By Myles Ludwig
The untimely passing of Peaches Geldof was the big news in Britain this week. It was the top-trending topic on the staid BBC and banner fodder for the tabloid-obsessed country in which Murdochian journalism has ensnared its own perpetrator in a messy matrimonial scandal.
You may be forgiven for not knowing that Ms. Geldof was one of the three whimsically named daughters – Peaches, Pixie, Fifi Trixibelle — of Bob Geldof, known for his commercial altruism as the organizer and promoter of Band Aid and Live Aid.
Apparently, Ms. Geldof was the princess of social media, the epitome of the almost-known.
The BBC radio program I was listening to in the car had gathered a number of Peaches’ fans and even a British university professor of media and culture to express their feelings and thoughts about her, though none of them knew her personally. They knew only her presence. The guests, except for the professor, were quite deeply upset about the passing of the Peaches of their imagination.
The program crossed paths with a topic I’ve been thinking about: what is the meaning of life in the digital world? How would Sartre describe a world in which McLuhan’s extensions of the human physical are increasingly extensions of the mental? The old reality may have been about appearance, but the new reality seems to be more about presence.
Peaches had a presence, and presence is the dominant form of being in the digital world.
Presence is the dark matter of the digital world. What you don’t see is what you get. This is a world in which anticipation is all: Google anticipates what we want to know; Genius anticipates what we want to hear; TV thinks it knows what we want to see; analytics and metrics have a pretty good sense of what we want to buy; dating sites suggest algorithmically compatible partners; travel sites think they know where we want to go, eat, etc. GPS jokes are already antediluvian.
There’s no room for fortune tellers in this world. Fortune cookies are way behind the curve.
Maybe I’m wrong. A tree still grumbles when it tumbles. But so many physical elements of our lives, so many of our heretofore necessary tasks, are vanishing, replaced by their virtual equivalent. Cars park themselves at our command. The art of parallel parking will not likely be missed. Correct spelling doesn’t make much sense in an Autocorrect environment. Even Spelling Bee’s run out of words.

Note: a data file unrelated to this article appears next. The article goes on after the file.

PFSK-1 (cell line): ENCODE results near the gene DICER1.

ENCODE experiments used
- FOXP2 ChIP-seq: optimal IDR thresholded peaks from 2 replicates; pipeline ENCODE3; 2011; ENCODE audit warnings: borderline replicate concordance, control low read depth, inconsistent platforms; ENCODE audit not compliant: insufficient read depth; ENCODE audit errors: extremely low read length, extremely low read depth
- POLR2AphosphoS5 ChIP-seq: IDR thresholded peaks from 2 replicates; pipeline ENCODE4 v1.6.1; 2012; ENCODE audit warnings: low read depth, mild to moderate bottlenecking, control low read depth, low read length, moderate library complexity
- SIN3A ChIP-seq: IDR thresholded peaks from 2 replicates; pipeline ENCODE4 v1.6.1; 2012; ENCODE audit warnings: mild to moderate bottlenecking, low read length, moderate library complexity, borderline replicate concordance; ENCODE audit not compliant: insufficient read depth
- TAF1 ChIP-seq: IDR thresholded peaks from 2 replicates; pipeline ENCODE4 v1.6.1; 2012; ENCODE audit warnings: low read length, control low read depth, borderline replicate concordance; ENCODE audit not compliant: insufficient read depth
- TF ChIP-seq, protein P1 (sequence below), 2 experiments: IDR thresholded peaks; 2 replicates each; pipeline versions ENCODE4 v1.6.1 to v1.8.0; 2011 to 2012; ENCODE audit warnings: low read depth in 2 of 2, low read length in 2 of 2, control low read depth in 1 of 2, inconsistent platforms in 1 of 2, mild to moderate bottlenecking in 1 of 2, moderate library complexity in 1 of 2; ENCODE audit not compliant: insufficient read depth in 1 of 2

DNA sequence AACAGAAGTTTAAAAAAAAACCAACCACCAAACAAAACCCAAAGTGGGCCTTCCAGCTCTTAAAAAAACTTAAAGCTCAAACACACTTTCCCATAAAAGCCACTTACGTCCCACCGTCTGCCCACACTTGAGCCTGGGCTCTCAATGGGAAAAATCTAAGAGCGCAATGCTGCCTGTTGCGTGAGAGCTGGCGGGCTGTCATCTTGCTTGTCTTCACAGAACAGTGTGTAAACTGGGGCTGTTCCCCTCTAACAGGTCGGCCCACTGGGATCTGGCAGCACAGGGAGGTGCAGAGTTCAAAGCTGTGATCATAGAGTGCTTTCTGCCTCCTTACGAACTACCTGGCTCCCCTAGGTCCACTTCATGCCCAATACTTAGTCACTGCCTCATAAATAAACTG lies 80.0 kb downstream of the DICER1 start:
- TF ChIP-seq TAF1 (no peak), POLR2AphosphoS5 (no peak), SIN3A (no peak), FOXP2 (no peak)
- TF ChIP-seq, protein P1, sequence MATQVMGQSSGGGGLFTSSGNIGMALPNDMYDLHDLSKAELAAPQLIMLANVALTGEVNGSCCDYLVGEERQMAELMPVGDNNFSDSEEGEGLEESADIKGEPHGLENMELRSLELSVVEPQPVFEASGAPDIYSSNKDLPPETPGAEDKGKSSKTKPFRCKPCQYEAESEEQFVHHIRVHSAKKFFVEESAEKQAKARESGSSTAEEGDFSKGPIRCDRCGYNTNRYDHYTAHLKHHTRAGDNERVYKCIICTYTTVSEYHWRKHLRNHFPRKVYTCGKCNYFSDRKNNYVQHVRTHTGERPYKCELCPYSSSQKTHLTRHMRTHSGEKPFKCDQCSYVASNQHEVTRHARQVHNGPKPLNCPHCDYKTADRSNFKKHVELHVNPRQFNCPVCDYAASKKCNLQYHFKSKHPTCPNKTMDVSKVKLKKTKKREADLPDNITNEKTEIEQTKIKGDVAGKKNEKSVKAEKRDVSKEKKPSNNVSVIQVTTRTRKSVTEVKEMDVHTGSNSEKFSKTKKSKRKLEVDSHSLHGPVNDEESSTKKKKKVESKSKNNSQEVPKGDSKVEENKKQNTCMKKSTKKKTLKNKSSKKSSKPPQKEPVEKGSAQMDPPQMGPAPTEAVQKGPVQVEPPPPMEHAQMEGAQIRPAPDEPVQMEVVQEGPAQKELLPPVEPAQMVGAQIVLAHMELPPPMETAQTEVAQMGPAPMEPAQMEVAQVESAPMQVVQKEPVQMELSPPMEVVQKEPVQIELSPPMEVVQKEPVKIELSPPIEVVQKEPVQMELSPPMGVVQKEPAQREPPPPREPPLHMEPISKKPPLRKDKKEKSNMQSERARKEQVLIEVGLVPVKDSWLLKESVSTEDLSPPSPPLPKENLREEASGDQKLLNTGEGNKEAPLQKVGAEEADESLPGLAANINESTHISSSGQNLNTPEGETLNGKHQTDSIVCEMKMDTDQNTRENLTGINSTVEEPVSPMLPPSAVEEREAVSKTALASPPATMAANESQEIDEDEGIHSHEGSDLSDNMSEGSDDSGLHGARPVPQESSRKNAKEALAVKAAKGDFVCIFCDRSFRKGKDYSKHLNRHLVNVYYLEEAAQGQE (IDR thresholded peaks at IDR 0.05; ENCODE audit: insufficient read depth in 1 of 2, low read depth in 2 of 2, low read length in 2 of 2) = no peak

I’m not arguing for the repeal of the pocket calculator — the Next Big Thing of 1974. But renewed commercial interest in the value of virtual reality as entertainment seems slightly oxymoronic.
The search for the perfectly functioning artificial intelligence is the Holy Grail. And the search is going well. In this mad world of meta-media, a meta-world in which Mad Men is deprecated as tired, even before it’s broadcast, the disembodied voice of Apple’s Siri serves as handy personal assistant, status symbol and model fictional heroine. Microsoft’s version is gaining.
Movies like Her have Joaquin Phoenix falling in love with the operating system of his mobile phone – though an argument can be made that Scarlett Johansson could seduce even the densest Daft Punk — and he lives in a world where that’s not considered particularly weird. Johnny Depp harkens back to a hologramatic Frankenstein in Transcendence.
Sartre made the argument for Free Will, once a controversial topic. Being as doing was his thoughtful solution. I think that’s been replaced by the challenge of Free Choice.
We’ve not solved the riddle of our existence in the old reality and now we’re faced with the question of how to think about the meaning of life in this new world. What is the being of non-being?
And is there a manual override?
Myles Ludwig is a media savant living in Lake Worth.